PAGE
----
Sooner or later the State will realize that it can neither take the place of the family nor do without it, and consequently it will begin to use all the resources of legislation and social organization to protect the family organism. Housing policy, education and taxation, instead of penalizing family life, will be directed to its protection and encouragement. Above all the individualistic tendencies of industrialism must be limited by some system of family insurance or family endowment.
No doubt it will be said that it is impossible to bolster up by artificial means an institution which is no longer adapted to modern conditions. But if human life is to exist at all under the artificial conditions of modern civilization, it must be safeguarded by artificial means. All our legislation for public health and social welfare is a recognition of the fact that nature can no longer be left to take care of itself. A simple peasant community can preserve its family life without external assistance, but it can also dispense with schools and drains and old age pensions and all the elaborate mechanism of urban civilization. We are slow to realize the implications of the new order. When the age of transition has passed, if our civilization has survived the crisis, the family will no longer be left to sink or swim in the economic current, it will be re-established not as an economic unit, but in its higher function as the primary organ of social life and the guardian of cultural tradition. The more we realize that the prosperity of society depends not on economic production but on the quality of the population, the greater will be the importance of the family which is the only true guardian of the race. At the present day the cause of eugenics is suffering, above all in America, from the championship of cranks and fanatics who are prepared to castrate anybody who fails to conform with the accepted standards of successful mediocrity. But if it is to be taken seriously, eugenics must be based, in the future, on sound sociological, as well as biological, principles. True eugenics is the science of good breeding. It must aim at the improvement of the race by the combination of good blood with a high ethical and cultural tradition. This aim can only be fulfilled through the family, which, as we have seen, was founded from the beginning on a union of cultural and biological functions. In the past this aspect of the family has been overshadowed by economic needs, but it has never been entirely forgotten, and it still possesses vast potentialities for the enrichment and purification of social life. The ideals of eugenics can be best realized, not by governmental supervision and the sterilization of the unfit, but by the creation of a strong and enlightened family feeling. The aristocratic ideal must be separated from economic circumstances and given the widest possible extension so that even the poorest man and woman may be proud of their blood and may be the conscious heirs of a high cultural and ethical tradition.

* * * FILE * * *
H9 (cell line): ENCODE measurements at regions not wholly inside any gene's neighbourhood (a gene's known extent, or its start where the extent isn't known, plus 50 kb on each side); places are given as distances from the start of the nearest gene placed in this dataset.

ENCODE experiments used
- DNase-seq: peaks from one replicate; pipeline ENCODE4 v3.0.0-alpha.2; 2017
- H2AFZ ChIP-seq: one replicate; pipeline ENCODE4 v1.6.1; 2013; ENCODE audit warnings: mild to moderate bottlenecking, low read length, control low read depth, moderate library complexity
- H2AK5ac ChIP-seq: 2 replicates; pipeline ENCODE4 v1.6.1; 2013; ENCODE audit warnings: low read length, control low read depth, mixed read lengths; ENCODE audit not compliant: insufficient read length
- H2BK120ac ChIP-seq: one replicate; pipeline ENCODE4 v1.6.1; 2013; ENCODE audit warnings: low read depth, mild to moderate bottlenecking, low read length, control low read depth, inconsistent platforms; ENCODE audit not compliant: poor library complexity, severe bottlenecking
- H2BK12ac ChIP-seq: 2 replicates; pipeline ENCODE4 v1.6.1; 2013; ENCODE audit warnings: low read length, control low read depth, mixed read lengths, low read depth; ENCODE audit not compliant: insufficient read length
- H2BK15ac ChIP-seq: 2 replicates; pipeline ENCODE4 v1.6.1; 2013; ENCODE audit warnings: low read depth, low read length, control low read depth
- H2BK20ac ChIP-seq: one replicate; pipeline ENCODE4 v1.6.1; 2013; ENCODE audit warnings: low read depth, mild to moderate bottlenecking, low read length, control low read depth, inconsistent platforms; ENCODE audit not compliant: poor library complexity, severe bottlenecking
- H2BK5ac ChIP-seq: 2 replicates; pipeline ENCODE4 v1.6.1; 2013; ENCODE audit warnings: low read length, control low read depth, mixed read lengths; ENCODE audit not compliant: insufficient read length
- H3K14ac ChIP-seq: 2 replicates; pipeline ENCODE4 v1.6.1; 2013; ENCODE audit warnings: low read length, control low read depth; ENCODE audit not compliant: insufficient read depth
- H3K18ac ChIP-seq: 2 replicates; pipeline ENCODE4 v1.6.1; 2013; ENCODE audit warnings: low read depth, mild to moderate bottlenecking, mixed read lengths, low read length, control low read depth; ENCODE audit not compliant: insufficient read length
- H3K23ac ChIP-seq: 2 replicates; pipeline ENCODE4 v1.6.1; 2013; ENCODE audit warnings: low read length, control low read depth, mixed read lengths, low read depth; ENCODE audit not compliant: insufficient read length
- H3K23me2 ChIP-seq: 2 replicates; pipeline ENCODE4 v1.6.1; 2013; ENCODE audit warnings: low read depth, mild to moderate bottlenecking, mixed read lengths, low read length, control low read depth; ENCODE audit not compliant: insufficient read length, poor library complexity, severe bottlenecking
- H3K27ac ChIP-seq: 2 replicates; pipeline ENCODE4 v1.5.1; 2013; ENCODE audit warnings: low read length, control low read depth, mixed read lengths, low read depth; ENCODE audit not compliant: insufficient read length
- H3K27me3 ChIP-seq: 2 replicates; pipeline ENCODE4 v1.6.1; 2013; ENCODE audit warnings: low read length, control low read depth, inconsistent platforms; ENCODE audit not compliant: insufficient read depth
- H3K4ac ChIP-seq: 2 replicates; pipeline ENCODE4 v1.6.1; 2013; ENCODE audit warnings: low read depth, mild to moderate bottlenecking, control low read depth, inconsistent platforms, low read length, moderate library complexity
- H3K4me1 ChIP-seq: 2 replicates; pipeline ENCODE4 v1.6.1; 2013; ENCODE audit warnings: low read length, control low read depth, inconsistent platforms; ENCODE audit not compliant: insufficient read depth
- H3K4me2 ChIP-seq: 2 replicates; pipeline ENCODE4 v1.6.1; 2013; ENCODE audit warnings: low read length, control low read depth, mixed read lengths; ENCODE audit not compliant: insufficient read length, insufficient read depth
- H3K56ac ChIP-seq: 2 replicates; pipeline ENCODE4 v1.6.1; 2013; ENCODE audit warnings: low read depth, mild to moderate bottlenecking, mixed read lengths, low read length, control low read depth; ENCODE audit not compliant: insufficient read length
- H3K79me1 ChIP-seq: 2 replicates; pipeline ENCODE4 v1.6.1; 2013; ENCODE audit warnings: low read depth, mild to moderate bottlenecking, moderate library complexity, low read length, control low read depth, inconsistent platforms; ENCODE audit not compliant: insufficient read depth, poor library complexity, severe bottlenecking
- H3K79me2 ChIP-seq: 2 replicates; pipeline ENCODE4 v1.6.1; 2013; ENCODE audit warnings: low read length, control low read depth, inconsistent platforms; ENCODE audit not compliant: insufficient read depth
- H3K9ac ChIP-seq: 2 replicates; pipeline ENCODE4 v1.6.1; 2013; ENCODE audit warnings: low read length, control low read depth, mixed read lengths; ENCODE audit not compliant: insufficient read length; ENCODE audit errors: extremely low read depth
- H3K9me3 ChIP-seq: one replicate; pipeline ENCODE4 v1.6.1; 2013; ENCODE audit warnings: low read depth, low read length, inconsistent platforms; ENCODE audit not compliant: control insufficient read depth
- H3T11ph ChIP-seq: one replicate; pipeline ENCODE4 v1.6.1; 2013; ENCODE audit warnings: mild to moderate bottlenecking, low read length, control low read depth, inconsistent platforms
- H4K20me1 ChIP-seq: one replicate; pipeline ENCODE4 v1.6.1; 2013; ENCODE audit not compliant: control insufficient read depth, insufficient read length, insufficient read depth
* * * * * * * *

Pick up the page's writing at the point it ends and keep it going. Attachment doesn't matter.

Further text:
But however important is the social aspect of sex, it is not the only basis of morality. Men will never regulate their sexual life entirely by considerations of social utility or the common good. Sexual passion is too strong for that. The attempt of the eugenist and the sexual reformer to treat sex purely as a matter of personal and social hygiene fails to take account of the elemental forces of human nature. For not only is man incapable of rationalizing sexual passion, he is ready to make it an object of worship. All modern literature is full of the exaltation of passion and the glorification of the lover who defies social conventions and sacrifices honour and happiness in order to attain his desire. This romantic attitude towards sex is no less contrary to Christian morality than the rationalism of the advocates of sexual reform, but it is far more coloured by Christian ideas. It is, indeed, definitely religious in that it regards sexual love as a means of moral purification and spiritual enlightenment. It shuts its eyes to the physical aspects of sex and sees love only as the mating of souls. Unfortunately this denial of the physical character of sex tends to produce not spirituality but an unhealthy and perverted sexuality. It finds its pleasure in frustration rather than in fulfilment. The greater the obstacles to the fulfilment of passion and the more hopeless its prospects, the more romantic it is. This explains the tendency to exalt whatever is forbidden, which we see in the romantic idealization of incest which is characteristic of Byron and Shelley and Poe and in the attitude of modern romantics towards sexual perversion.